How to Get Debt Free
During tough economic times, many New Zealanders face the burden of debt. If you’re one of these Kiwis overwhelmed by loan repayments, know that you’re not alone; with the right steps, anyone can take charge of their finances and get back on the path to a better financial future.
Whether it’s an overdue credit card, personal loan, medical or utility bill, it’s time to face up to your finances and get debt free once again.
While the idea of debt management may make your heart begin to race, it’s important to bite the bullet and get started on the plan to paying back your debt now. The longer you take to pay off your debt, the more it’ll cost you in the long run.
In this blog post, we discuss the importance of becoming debt free and our top tips to help you get there.
What does it mean to be debt free?
It’s quite surprising the amount of people that don’t know what it’s like to be debt free. As many young adults start a life of independence, they take out student loans to finance their education. They may go on to taking advantage of credit cards to fund their lifestyles, and then a car or mortgage loan once they are in full time employment.
It goes to show that payments are just a way of life - but it doesn’t have to be for everyone. Becoming debt free almost gives you complete financial freedom - or at least, freedom from the weight the debt had. Living without debt allows you to live your life the way you want to live it, with the ability to save up for a future.
Being debt free means limiting the amount of money that may normally get wasted, and making sure you’re only using money for things that matter the most.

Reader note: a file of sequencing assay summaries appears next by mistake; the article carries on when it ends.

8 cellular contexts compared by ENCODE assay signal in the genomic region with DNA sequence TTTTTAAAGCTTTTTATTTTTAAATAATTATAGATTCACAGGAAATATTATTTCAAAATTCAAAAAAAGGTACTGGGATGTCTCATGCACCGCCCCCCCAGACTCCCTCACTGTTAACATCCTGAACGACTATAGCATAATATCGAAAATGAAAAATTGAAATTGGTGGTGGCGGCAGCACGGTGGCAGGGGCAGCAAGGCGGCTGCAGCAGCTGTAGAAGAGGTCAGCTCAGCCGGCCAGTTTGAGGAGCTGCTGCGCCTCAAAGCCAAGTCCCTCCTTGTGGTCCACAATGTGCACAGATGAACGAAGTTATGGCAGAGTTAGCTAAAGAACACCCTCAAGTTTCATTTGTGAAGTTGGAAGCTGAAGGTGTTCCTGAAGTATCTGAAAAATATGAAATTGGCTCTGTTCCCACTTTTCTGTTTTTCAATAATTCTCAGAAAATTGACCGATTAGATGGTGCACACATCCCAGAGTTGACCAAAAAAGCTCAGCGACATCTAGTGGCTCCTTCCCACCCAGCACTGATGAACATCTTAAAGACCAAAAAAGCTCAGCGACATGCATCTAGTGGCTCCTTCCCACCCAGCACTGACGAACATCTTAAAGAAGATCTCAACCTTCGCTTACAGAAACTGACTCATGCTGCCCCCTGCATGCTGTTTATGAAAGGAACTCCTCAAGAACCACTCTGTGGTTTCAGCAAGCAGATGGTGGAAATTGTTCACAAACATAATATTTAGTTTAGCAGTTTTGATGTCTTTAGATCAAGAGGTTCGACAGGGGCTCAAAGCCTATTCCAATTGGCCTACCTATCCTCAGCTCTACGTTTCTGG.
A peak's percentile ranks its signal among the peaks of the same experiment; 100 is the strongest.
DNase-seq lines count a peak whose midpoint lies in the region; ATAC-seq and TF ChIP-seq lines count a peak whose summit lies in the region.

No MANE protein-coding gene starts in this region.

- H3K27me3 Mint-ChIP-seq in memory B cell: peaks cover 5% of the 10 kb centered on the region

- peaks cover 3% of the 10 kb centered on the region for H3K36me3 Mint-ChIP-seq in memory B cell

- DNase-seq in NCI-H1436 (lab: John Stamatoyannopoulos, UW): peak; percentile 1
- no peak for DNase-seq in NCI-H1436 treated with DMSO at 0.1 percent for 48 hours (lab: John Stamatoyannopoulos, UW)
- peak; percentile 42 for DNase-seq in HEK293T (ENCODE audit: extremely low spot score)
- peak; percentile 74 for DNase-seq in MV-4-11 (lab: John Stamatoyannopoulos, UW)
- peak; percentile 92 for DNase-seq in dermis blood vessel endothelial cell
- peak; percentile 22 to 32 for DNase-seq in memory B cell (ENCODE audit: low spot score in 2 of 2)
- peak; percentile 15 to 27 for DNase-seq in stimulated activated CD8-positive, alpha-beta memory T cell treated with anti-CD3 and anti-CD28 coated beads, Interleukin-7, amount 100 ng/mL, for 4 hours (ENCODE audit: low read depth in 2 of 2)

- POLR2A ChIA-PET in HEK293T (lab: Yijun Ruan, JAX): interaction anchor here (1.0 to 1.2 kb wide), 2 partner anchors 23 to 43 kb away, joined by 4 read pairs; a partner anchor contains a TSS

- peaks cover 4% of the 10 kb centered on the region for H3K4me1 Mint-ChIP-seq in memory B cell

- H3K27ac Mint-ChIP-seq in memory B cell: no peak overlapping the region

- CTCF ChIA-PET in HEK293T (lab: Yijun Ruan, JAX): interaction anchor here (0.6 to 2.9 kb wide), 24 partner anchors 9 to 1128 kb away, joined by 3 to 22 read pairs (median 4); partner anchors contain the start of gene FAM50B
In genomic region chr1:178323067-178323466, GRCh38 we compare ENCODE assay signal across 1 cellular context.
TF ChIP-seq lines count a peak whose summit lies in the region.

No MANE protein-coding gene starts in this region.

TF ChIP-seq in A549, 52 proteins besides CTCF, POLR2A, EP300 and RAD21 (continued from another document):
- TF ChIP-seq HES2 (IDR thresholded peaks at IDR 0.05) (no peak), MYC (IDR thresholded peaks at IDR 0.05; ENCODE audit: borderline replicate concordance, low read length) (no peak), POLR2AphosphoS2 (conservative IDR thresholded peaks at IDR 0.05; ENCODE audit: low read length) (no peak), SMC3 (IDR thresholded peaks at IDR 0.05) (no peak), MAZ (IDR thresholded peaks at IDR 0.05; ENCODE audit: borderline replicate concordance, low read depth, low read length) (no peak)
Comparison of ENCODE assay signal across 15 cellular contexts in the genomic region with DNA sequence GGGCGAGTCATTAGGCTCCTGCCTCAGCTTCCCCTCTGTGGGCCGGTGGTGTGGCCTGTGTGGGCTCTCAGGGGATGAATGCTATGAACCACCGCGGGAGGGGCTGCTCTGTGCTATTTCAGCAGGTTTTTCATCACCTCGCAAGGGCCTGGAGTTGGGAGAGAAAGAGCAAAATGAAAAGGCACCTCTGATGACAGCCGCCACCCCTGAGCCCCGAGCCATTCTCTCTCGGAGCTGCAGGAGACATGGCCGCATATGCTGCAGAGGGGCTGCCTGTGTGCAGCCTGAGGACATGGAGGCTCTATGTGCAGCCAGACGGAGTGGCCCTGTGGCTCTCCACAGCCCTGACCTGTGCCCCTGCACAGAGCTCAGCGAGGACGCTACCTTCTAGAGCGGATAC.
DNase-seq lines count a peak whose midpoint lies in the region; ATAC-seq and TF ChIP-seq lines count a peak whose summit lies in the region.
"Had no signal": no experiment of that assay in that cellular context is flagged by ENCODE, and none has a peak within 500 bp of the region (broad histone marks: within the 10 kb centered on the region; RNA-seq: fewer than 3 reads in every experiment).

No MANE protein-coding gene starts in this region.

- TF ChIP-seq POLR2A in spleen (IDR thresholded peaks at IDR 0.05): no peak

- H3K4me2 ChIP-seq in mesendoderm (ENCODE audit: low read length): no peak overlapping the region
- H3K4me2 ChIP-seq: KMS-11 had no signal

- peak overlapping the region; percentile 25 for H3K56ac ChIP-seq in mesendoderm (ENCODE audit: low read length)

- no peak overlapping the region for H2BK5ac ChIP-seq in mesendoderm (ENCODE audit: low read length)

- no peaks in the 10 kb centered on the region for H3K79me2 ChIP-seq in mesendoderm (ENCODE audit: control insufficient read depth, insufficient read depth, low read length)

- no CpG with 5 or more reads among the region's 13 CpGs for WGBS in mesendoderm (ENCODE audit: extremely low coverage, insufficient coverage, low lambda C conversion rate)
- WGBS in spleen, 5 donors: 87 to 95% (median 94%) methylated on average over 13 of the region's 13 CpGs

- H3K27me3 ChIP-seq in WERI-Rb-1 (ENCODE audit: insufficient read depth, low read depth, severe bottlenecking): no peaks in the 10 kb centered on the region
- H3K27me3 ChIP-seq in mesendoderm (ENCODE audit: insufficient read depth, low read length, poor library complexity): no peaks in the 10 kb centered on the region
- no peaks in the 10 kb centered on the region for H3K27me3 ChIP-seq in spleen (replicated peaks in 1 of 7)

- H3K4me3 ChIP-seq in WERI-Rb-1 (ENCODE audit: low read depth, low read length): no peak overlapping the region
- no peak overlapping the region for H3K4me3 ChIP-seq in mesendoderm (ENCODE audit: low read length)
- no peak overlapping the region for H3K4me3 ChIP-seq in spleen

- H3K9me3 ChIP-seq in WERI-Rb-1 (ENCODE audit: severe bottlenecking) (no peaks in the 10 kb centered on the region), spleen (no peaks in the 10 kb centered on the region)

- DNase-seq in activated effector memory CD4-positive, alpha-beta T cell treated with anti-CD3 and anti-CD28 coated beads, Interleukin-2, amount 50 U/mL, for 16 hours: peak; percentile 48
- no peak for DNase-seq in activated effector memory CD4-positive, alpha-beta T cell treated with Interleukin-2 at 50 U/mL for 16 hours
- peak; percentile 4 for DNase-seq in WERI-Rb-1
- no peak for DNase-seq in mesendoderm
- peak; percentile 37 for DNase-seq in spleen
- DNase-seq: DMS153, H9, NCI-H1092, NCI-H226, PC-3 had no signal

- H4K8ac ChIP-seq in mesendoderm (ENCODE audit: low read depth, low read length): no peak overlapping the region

Why it's important to be debt free
Believe it or not, there is good debt and bad debt. Good debt can be used as a helpful financial tool, allowing you to do things in life that will improve your finances in the long haul - like buying a house, going to university or starting a business. Bad debt, on the other hand, weighs you down with interest payments, while contributing nothing to increase your income.
This can make you more dependent on borrowing money to get you through the month, which ends up in an endless cycle of debt. The more debt you have, the longer it’ll take you to pay it off; and the longer you take to pay it off, the more you’ll pay.
Having no debt means paying no interest, and no interest means you have the ability to funnel a significant amount into your savings account (that you would normally be putting towards debt).
How to become debt free
Debt may feel like another inevitability - but it doesn’t have to be. Here are our top 8 tips on working towards a debt free life:
Tip 1: Track and analyse finances
Your first step to getting yourself debt free is to start tracking and analysing your spending. If you’re not sure where all of your hard earned money is going, it can be difficult to know where to begin to start making effective financial changes. Start by keeping record of all your financial records; this includes receipts for credit card, cash and debit purchases.
At the end of the month, use these receipts as well as your bank records to spend some time reviewing your spending patterns. This will make it easier to identify any unnecessary purchases you’re making and address them accordingly.
It’s strongly advised that you do not apply for further loans until you’ve paid off your debt,. However, if you find that you have no other choice but to apply for another loan, you should use this personal loan calculator that helps you find the best rates. It’s based on how much you’re wanting to borrow, the duration of the loan and your repayment frequency. This will ensure that you’re getting the best rate that won’t put you in more crippling debt.
Tip 2: Pay off high interest debt first
Getting out of personal debt is hard, especially if you have multiple debts with high interest levels. In order to get your debt down, you should be paying off your high interest debt first. By paying off high interest debts first, it will make the overall debt slightly cheaper in the long run.
Although you’ll be putting most of your effort into paying off the high interest credit card, it’s important to still make the minimum payments to any other cards you may have. This will ensure you avoid any late payment penalties and keep your accounts in good standing.
Tip 3: Start a budgeting plan